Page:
Heaven asks no
surplice round the heart that feels,
And all is holy where
Edwin's distress of mind
and his confusion of thought were greatly increased when, a
few days after the vision in the field, there was another
strange occurrence. The stones had not all been gathered into
piles, but the work was progressing well, and when Edwin
occasionally stopped in his work to note the appearance of the
large field, he was pleased with what he had accomplished. The
burden of his thought, however, was not the work nor the
neatness of the place. Neither was it the beautiful scenery of
slightly rolling country, the Christmas stories and legends
connected with Blue Mountain, nor the ghost-stories and
horrors in the home of the witch. Even the vision of eternity
was a thing of the past.
"If only I knew! If only I
could tell, before I die, on which of the roads I am traveling
to eternity!" was the constant cry of his troubled soul. Once
when these words had just escaped his lips, he suddenly heard
a strange and rumbling sound that seemed to come from the very
heart of the earth, and he felt the ground beneath his feet
begin to shake. Unable to understand what had happened, Edwin
hastened to the house, but the people there were as mystified
as he himself, except that they said, "Surely it must have
been an earthquake!" and some suggested that the end of the
world might be near. With this bit of knowledge, Edwin
returned to his work, but oh, how heavy was his heart!
"Why is it so hard," he
cried, "to discover the secret that is causing me all this
worry and trouble?" But the words had no sooner escaped his
lips than he added, "There is and there must be some way to
find out, and I'll keep on trying until I know that it is of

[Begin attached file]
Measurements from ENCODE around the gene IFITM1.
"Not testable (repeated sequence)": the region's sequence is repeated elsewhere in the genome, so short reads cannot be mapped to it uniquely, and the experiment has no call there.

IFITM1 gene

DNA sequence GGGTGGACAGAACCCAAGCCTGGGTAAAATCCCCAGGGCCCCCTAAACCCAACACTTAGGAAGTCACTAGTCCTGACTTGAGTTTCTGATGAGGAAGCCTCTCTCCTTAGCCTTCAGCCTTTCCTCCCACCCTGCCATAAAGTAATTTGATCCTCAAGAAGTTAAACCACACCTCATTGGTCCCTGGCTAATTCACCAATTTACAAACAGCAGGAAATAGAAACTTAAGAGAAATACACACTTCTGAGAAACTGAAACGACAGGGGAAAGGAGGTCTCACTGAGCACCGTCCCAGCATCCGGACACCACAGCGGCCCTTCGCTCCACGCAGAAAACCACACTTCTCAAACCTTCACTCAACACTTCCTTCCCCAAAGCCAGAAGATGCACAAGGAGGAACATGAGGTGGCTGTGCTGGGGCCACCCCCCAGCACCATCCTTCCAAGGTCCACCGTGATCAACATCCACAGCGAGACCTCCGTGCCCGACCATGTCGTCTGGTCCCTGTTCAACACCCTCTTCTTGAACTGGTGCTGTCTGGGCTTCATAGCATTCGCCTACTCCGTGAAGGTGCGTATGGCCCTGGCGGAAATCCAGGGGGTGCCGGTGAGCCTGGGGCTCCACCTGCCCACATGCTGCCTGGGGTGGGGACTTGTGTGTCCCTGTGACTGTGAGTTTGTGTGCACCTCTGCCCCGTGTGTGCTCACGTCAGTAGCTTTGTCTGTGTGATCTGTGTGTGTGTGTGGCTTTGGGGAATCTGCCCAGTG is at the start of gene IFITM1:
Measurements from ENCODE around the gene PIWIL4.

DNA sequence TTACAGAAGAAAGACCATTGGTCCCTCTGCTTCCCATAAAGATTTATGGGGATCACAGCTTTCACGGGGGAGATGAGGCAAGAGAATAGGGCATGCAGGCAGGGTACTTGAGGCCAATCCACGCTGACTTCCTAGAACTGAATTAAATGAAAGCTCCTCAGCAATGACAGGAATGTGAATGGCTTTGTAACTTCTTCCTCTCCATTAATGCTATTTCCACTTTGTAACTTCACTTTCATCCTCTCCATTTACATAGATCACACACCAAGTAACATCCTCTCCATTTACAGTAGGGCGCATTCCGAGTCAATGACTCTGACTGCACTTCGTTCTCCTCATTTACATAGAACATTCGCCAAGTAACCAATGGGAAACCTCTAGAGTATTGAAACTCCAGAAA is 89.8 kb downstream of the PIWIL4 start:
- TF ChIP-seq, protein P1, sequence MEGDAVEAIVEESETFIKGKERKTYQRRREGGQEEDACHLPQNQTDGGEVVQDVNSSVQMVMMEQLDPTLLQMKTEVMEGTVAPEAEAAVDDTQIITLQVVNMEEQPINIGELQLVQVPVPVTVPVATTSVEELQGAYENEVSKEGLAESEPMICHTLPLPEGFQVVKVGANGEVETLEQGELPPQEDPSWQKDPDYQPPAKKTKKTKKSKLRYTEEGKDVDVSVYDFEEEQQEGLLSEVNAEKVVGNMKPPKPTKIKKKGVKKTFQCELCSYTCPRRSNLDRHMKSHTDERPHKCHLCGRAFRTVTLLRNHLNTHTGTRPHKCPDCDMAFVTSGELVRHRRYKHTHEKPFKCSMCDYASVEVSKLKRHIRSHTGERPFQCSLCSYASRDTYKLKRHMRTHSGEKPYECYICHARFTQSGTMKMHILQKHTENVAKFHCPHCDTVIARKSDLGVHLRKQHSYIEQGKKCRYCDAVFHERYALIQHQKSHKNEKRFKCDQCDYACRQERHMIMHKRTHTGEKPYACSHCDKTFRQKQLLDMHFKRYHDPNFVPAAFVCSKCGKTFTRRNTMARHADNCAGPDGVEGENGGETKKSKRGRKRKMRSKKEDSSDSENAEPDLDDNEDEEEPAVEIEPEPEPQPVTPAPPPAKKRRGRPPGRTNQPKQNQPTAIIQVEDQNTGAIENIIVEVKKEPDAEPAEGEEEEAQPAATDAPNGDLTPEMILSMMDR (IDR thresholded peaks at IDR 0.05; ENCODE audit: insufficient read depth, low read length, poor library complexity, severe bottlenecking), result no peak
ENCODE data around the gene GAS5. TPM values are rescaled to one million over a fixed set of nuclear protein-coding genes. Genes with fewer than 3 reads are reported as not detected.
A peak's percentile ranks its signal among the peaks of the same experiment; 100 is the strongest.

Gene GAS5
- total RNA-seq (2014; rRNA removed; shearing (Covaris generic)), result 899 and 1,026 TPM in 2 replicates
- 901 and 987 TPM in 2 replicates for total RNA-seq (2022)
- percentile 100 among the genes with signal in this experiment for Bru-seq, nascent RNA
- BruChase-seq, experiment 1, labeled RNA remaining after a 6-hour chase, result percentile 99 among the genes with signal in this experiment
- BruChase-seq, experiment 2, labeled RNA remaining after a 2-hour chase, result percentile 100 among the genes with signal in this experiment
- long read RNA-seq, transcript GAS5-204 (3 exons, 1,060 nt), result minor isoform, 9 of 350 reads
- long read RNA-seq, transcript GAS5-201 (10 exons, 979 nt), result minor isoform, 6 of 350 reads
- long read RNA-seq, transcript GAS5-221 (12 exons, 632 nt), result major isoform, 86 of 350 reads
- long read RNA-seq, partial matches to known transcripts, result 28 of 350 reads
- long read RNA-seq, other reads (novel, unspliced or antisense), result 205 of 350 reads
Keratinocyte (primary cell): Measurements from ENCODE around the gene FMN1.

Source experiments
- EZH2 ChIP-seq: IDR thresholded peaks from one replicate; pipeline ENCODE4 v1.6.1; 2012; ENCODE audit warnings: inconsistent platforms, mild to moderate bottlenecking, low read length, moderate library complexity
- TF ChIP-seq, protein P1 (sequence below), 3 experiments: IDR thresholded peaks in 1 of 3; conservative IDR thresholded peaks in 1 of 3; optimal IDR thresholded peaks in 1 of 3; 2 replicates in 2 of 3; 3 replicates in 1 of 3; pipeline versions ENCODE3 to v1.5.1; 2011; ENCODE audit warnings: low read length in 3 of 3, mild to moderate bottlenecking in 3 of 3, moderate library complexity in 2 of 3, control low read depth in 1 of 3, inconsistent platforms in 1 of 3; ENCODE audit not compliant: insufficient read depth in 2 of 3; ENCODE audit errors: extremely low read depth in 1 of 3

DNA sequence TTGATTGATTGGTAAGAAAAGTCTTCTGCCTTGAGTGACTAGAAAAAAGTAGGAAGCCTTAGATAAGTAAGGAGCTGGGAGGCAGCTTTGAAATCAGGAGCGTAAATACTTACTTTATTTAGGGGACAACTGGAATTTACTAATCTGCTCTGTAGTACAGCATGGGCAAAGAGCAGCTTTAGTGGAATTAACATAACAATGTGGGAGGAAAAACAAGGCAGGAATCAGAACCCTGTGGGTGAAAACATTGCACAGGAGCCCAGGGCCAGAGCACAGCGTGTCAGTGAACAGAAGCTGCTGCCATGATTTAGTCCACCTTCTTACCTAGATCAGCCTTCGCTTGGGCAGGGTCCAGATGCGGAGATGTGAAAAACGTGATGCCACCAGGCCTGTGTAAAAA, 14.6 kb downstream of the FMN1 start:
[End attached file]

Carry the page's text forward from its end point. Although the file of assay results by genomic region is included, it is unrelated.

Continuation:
no use to try."
Across the fields on a
pretty knoll stood the humble little dwelling of Frank
Kauffman and his wife, and as Edwin glanced occasionally in
that direction, he wondered if his friend would be able to
enlighten him about the earthquake, and he planned to visit
him that very evening after supper.
Frank's home, although
small, was always cozy and inviting; for Amanda, long before
Frank married her, had been taught by her energetic,
systematic mother, Mrs. Miller, the principles of good
housekeeping. And Frank, although not a Christian, had been
reared by a pious and devoted mother, who in all her ways
endeavored to set before her children an example that she
would not be ashamed to have them follow, and she was a woman
who knew the value of prayer. For this reason Frank could
easily talk on a few of the principles of religion; but when
it came to the actual experiences, he was at a loss to know
what to say.
But although Frank's
mother was so noble and true, his father's goodness was only
from a moral standpoint, and regardless of the evil effect
that his smoking might have upon his three growing boys, he
very much enjoyed his pipe. As a result of the father's
indulgence, Frank and his two brothers, when scattered out in
homes of their own, said, "Father smoked and seems none the
worse for it, and I guess a little tobacco will not hurt us."
But the fact that some of
her family smoked at all never ceased to be a great worry to
Mrs. Kauffman, and whenever there was an opportunity she
reminded them of their fault. And as Frank's home was but a
short distance from his mother's, Edwin's visits were noticed
by the anxious woman, and when she found that he too was a
tobacco-user, she was much worried about the influence he
might have over her son.
After she had expressed
her fears concerning Edwin, one day to Frank, her son